Senate Republicans are divided on whether to give Americans another round of direct stimulus payments, NBC News reports.
House Democrats included another round of payments to Americans in their $3 trillion stimulus bill. President Donald Trump says he supports even larger stimulus checks going out. But GOP members are either noncommittal or completely against the idea.
Senate Majority Whip John Thune said Republicans are divided on whether to send more money to Americans.
"About direct payments or some of the checks — that’s something he's talked about, and some of our members are interested in that as well. There are some of our members who aren’t interested in that, so we'll see where that goes," the South Dakota Republican said.
Sen. Ron Johnson, R-Wis., said he wasn’t “supportive of the first round. I don't think I'd be supportive of the second.”
“This is not a classic recession that requires financial stimulus,” he told NBC News.
Senate Minority Leader Chuck Schumer, D-N.Y., said he is urging Senate Republicans to "get off their hands and finally work with Democrats to quickly provide additional federal fiscal relief." He endorsed the House bill.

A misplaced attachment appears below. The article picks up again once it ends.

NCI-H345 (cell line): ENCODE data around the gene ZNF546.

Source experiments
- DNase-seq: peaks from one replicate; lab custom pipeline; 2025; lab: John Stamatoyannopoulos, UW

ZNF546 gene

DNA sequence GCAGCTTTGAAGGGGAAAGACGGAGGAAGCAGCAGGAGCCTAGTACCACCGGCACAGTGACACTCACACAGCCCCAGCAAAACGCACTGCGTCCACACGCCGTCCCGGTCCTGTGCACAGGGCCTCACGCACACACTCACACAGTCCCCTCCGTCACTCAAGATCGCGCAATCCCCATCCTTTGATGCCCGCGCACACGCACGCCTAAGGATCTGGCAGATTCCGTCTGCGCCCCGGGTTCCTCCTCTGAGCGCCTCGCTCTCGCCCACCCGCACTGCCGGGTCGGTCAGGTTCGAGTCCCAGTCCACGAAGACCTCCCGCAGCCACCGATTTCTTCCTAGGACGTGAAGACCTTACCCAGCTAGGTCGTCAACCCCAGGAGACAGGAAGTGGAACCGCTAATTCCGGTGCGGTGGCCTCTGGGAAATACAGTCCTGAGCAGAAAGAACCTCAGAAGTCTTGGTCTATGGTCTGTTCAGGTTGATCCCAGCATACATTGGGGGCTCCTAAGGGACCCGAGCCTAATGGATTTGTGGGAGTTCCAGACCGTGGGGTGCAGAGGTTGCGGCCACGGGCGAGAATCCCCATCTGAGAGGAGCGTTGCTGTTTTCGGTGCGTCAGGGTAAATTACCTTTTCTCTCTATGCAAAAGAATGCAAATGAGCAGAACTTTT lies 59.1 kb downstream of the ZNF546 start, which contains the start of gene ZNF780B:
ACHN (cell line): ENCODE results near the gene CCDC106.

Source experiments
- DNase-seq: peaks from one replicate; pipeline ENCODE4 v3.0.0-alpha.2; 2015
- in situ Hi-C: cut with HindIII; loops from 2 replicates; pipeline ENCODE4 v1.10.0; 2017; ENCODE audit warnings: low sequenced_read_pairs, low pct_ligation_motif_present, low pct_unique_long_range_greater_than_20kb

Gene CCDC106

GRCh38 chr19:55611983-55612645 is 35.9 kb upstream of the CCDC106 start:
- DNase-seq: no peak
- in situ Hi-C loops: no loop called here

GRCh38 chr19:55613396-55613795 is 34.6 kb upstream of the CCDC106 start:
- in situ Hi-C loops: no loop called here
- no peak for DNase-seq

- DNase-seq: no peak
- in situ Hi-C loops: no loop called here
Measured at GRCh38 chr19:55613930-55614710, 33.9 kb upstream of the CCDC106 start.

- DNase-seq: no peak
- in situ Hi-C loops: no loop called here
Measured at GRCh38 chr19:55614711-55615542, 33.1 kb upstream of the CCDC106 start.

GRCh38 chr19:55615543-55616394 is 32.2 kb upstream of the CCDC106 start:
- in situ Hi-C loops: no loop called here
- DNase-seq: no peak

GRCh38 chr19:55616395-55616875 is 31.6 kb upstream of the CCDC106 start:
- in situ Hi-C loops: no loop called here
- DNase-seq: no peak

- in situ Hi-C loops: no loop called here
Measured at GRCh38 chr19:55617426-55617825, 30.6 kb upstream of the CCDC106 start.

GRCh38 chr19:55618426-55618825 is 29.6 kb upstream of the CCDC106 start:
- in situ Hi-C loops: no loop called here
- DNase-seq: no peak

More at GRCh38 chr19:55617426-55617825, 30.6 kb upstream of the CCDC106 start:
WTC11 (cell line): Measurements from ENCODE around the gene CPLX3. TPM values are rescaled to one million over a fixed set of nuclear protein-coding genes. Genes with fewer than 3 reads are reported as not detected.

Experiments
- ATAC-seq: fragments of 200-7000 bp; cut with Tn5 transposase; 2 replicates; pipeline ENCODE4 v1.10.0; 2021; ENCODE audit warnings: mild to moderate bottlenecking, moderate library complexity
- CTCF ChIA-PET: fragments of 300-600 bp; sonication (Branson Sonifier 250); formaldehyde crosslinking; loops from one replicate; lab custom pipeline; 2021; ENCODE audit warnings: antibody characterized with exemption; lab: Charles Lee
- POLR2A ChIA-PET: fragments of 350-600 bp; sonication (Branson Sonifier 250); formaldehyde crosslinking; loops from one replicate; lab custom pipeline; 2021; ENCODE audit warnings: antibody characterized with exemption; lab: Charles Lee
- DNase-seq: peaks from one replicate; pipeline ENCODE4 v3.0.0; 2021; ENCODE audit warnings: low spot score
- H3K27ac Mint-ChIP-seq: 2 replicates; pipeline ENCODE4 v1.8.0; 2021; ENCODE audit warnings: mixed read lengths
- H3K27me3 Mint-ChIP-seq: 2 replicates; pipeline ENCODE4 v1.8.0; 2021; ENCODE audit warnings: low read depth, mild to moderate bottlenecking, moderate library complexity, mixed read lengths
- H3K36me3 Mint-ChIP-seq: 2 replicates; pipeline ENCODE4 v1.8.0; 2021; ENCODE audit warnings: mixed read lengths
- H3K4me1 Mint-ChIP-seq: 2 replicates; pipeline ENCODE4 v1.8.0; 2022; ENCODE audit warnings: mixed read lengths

Some GOP senators say they want to see how the economy is doing before committing to more payments.
Sen. Bill Cassidy, R-La., said the "direct stimulus checks are going to depend on how the economy is doing.”
He said June had “great unemployment numbers," referencing the unemployment rate falling to 11.1%.
"So if it turns out the economy is recovering, that's a good thing and direct stimulus checks may not be necessary," he said.
Sen. John Kennedy, R-La., said the Senate will "talk seriously and in earnest when we get back.”
Lawmakers left Thursday for a two-week recess.
Kennedy said he is concerned about the rising debt.
"If there is another bill, it will be targeted," Kennedy said. "Hopefully, we'll learn from our first three bills in terms of what works and what doesn't. The subtext, or the undercurrent, here at least on my side of the aisle is the fact that we owe $25 trillion and climbing.”
The first round of stimulus payments cost $293 billion, according to the Congressional Budget Office.
Sen. Joni Ernst, R-Iowa, said the direct payment needs to be looked at along with the job numbers.
"We need to look at it, the jobs numbers. I want to see Iowa and how we're doing at getting folks back to work. And we'll take it from there," she told NBC News.
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